A failed ban of two popular messaging apps has highlighted both the Afghan government’s security concerns and the increasingly influential voices of internet users in the country of 35 million people.
In an official letter, the Ministry of Information and Technology on November 1 ordered Internet Service Providers (ISPs) to block WhatsApp and Telegram, both of which have gained a strong foothold in the country with the rise of mobile internet connectivity.
By November 2, a major state-owned telecoms company had blocked the apps, and criticism of the decision–mostly manifested on Facebook–rose to a loud crescendo. Within days, the country’s two top government officials, President Ashraf Ghani and Chief Executive Abdullah Abdullah, met and overturned the ban.
Would Banning WhatsApp Really Make Afghans Safer?
The Ministry’s letter called for an immediate 20-day test ban on the messaging apps, but did not offer a reason for the action. The deputy director of the telecoms regulatory authority, a sub-office of the Ministry of Information and Technology, told the BBC that the ban was due to “security reasons.”
In recent years, Afghanistan’s government has been overwhelmed by a militant insurgency that has grown fiercer as key militant groups, notably the Taliban, have splintered into competing factions.
The Taliban reportedly uses both WhatsApp and Telegram for their end-to-end encryption features, but the group is not alone in this choice. In July 2017, Facebook (the parent company of WhatsApp) reported that more than one billion people use the application every day.
There is no available data for the number of WhatsApp users in Afghanistan, but the app is known to be popular in cities where mobile internet is relatively reliable including Kabul, Mazar-i-Sharif, Herat, Kandahar, and Jalalabad. The Taliban maintains a presence close to all five cities, while groups that have claimed loyalty to ISIS are active close to Jalalabad.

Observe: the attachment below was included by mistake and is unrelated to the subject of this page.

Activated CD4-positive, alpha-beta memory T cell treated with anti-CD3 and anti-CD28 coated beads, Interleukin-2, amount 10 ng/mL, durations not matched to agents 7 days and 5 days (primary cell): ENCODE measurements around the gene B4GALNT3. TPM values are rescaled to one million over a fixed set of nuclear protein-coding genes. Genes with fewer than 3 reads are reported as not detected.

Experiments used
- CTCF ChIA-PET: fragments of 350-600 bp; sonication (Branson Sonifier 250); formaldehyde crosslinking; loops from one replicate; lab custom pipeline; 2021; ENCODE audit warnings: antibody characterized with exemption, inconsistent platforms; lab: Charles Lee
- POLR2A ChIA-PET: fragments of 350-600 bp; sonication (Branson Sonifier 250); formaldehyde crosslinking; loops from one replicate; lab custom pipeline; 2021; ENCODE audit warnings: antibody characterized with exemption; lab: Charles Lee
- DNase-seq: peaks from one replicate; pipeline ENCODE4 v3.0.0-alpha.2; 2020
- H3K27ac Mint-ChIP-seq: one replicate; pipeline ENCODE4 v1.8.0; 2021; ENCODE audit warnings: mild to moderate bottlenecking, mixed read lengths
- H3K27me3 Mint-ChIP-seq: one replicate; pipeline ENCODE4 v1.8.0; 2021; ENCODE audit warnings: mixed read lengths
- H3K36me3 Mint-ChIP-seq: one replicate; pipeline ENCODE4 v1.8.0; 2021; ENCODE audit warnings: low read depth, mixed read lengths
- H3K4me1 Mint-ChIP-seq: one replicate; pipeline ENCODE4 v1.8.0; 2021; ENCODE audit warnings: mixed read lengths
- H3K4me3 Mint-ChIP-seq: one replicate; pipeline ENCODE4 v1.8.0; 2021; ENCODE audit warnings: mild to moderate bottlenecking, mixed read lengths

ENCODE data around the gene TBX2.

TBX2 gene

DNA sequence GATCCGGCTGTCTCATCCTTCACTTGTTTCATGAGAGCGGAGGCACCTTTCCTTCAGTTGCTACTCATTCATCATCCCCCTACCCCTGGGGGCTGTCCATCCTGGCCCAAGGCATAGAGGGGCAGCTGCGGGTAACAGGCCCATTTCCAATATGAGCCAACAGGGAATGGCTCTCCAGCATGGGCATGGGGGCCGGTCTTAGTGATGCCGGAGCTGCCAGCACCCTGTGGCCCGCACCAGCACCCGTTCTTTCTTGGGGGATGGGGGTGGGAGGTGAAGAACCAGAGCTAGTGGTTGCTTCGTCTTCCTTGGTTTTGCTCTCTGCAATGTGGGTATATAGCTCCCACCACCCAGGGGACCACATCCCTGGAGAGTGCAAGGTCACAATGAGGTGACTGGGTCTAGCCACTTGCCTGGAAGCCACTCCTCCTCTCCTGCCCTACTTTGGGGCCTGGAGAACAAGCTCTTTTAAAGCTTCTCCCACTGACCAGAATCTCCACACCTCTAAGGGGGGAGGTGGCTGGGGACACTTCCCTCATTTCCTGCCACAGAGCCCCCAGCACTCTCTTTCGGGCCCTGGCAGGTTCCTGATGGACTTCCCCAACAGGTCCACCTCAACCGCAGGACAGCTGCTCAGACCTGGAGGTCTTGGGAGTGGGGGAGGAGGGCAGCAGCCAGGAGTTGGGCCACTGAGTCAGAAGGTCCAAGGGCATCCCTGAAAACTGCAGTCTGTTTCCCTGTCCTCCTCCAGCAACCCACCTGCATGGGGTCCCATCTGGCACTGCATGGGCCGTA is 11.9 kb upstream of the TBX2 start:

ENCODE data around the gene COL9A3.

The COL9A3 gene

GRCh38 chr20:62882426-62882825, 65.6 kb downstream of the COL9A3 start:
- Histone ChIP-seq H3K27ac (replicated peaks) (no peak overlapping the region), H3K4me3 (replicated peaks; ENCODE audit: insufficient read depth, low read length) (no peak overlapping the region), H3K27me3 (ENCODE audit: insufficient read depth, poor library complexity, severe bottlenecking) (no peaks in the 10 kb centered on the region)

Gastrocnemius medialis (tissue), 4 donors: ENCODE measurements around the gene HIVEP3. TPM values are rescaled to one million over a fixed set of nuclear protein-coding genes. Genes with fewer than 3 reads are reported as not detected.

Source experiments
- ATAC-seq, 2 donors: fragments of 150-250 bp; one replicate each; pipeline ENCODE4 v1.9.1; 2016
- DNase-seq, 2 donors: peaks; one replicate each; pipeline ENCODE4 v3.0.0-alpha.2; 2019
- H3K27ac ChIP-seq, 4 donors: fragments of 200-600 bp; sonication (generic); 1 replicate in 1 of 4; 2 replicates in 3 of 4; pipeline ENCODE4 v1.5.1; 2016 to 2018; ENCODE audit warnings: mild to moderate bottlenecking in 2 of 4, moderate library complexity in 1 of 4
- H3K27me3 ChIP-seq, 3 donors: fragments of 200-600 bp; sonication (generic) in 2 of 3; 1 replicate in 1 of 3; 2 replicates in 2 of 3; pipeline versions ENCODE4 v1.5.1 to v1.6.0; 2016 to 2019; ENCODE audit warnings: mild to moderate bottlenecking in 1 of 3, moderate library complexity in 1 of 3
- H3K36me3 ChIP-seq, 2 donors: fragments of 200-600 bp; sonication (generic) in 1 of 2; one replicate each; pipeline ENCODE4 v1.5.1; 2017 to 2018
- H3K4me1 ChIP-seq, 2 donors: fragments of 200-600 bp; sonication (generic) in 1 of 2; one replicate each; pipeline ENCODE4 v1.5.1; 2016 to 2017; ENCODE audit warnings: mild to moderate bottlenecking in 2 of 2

Among the roughly six million users of social media in the country, the ban was seen as an attempt at censorship rather than a security precaution, as well as an implicit threat to the much more treasured online resource of Facebook.
Habib Khan, a journalist, spoke out against the ban:
Say NO to government censorship!
Blocking What’s App & Telegram is just the beginning of government’s censorship. If it’s not resisted, soon the gov’t will block Facebook, Twitter and other social media and messaging platforms.
Such bans contradict democratic values and norms and compromise on the citizens’ freedom.
Global Voices contributor Maisam Iltaf questioned the 20-day timeframe:
— Maisam Iltaf (@MaisamIltaf) November 3, 2017
The public reaction – including our own front page – is to resist. We can’t tolerate any ban on social media or any censorship… If the Taliban or others are using these services, find out who is using them, don’t ban them- that’s very sensitive at this stage of Afghanistan’s development.
While Mukhtar Wafayee, a renowned investigative journalist, presented Afghan President Ashraf Ghani with an ultimatum:
…the order must be immediately withdrawn, otherwise we will put Ghani’s name in line with dictators like Putin, Bashar Assad, Kim Jong Un and many more.
Not long after the public outcry, the decision was reversed. The office of President Ashraf Ghani put out a sunny press release, highlighting the constitution’s guarantee of free speech. “The National Unity Government considers itself responsible for [free speech]… The government will not allow any address or institution to impose a ban on the tools related to freedom of speech.”
— Dr. Abdullah (@afgexecutive) November 6, 2017
This isn’t the first time the government has betrayed nervousness over tools of mass communication. In 2014, ISPs appeared to ignore a government request to block Facebook during a prolonged election dispute. The government argued Facebook accounts were adding to political tensions by posting provocative content. Afghan users of the service decried the attempted block.
This article originally appeared at Global Voices.